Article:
Arbitration altushost

Arbitration 101: Why most teachers, police officers and others don’t stay fired

There’s generally an order of things when it comes to workers being removed from their jobs. A person commits a fireable offense. That person gets fired. That person remains fired. It’s really quite simple.   But it doesn’t work that way for everyone. The last part — person remains fired — often doesn’t happen with union employees working for Philadelphia, from firefighters to police officers to teachers. Their ability to regain jobs after being fired exists because of one word you’ve probably heard dozens of times but might not completely understand: arbitration. Last week, two fired schools principals embroiled in a district-wide cheating scandal were reinstated through arbitration. Both of them will also receive back pay. The district had fired them in 2014, along with another principal who lost her arbitration case and will remain fired. So what gives?

First things first, what’s arbitration?

It’s a process involving two opposing sides and a person who resolves their dispute known as an arbitrator. Each side is represented by a lawyer who argues the case for each side. The arbitrator listens to their testimony. There is no judge, jury or courtroom. These hearings take place at a building designated for arbitration disputes. A stenographer usually takes notes. The hearing might take place for only a day, the arbitrator might spend several days or weeks reviewing and making a decision. And the process before the hearing can last for a year. Whatever the arbitrator says goes, with the possible exception of appeals.

Why do employees go through arbitration?  

Contracts between employers and employees or employers and unions. The Philadelphia Federation of Teachers and the School Reform Commission, for instance, have a deal allowing for dismissed teachers to either appeal their dismissal directly to the SRC or to seek arbitration. Similar such deals exist between unions and employers throughout Philadelphia and the rest of the country.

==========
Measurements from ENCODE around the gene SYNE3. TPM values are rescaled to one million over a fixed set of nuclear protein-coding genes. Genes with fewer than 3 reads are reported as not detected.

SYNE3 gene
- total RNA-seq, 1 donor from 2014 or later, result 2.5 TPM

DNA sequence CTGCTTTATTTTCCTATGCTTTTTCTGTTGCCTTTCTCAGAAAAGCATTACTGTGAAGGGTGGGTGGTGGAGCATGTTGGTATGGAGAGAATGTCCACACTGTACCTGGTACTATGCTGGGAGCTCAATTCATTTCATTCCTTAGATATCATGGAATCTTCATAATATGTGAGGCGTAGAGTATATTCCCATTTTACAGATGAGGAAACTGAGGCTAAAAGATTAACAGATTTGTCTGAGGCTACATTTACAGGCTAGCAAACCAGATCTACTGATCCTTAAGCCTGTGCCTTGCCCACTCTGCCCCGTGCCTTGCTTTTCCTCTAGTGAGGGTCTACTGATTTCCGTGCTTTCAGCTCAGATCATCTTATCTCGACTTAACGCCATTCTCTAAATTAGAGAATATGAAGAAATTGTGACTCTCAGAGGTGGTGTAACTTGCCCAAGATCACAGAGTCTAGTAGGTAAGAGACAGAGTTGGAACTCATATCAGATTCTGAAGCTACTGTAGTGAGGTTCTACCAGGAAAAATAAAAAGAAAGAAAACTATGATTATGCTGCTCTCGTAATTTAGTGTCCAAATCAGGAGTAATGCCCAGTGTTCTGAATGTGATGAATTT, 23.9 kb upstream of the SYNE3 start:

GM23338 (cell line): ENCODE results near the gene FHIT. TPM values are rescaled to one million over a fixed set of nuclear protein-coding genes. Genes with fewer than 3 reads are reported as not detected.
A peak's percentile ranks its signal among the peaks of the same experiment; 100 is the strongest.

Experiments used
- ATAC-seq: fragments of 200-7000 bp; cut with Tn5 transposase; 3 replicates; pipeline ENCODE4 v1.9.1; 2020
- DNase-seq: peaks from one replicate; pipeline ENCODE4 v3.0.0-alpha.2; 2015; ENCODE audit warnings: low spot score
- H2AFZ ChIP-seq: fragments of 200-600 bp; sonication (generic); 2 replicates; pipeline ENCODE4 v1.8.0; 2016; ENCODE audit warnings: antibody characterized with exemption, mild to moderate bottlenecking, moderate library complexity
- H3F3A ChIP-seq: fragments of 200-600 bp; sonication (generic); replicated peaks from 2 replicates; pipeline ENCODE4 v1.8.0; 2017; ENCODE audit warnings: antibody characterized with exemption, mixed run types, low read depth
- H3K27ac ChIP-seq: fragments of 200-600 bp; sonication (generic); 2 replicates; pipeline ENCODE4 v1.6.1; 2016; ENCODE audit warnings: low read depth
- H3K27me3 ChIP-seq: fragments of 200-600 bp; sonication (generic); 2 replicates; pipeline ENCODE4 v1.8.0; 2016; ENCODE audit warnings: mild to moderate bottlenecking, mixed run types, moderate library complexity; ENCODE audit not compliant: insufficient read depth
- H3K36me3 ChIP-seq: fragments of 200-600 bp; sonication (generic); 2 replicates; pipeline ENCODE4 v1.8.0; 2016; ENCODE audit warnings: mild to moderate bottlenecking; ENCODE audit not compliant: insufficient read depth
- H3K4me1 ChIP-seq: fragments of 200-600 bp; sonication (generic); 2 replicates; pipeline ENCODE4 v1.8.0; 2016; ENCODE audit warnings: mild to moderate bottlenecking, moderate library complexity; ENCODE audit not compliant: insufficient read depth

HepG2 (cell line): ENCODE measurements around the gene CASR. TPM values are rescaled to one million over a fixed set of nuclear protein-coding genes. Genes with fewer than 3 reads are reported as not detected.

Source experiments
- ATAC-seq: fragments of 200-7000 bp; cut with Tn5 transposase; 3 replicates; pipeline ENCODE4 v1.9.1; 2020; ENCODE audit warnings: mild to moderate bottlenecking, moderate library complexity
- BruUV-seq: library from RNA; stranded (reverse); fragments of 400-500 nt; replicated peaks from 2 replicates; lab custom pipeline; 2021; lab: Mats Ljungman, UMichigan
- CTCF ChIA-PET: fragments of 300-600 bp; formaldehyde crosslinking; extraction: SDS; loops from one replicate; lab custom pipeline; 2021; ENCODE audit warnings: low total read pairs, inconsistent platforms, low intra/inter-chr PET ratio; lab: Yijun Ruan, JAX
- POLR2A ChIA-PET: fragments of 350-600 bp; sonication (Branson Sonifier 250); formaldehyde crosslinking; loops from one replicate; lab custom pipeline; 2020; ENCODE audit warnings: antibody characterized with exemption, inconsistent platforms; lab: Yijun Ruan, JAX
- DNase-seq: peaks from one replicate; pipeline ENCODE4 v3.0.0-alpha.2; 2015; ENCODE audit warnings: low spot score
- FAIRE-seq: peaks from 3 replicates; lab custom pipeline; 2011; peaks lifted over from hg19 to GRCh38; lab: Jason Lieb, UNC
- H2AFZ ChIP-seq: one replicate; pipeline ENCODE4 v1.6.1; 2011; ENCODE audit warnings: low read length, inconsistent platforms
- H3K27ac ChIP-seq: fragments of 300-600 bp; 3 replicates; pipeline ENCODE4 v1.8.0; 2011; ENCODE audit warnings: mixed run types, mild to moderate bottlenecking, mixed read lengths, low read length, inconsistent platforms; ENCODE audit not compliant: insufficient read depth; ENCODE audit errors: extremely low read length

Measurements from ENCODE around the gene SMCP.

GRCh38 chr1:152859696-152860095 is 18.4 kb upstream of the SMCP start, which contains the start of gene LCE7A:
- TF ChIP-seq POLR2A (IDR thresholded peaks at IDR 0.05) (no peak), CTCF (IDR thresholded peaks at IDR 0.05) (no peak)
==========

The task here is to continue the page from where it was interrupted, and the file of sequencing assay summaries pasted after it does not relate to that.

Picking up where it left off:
Who usually wins?

Regular, non-union employees in arbitration cases are more likely to lose to their employer in arbitration than win, according to studies. Individual employees are likely going through arbitration the first time when they do it, and employers are experienced. They have an advantage. Some studies also suggest a bias from the arbitrator, who is possibly dependent on getting picked to arbitrate a case again. The individual employee is not likely not going to be picking an arbitrator again.  When it comes to unions, the balance seems to shift. Marina Angel, a professor of law at Temple Law School, used to represent unions in arbitration cases against New York City and a hospital corporation in New York City. And Angel did quite well. “I never lost in arbitration,” she said. In 2010, the Fraternal Order of Police told the Inquirer that about two-thirds of fired police officers in the last five years were reinstated to the force after arbitration hearings.   Angel suggested the preparedness of the opposition’s lawyers as reason for unions’ success in arbitration cases. She said the hospital corporation her client went against had a staff of two lawyers for the corporation’s entire workload and that when it came to arbitration they’d often be dealing with multiple contracts with multiple unions and not know enough about the case.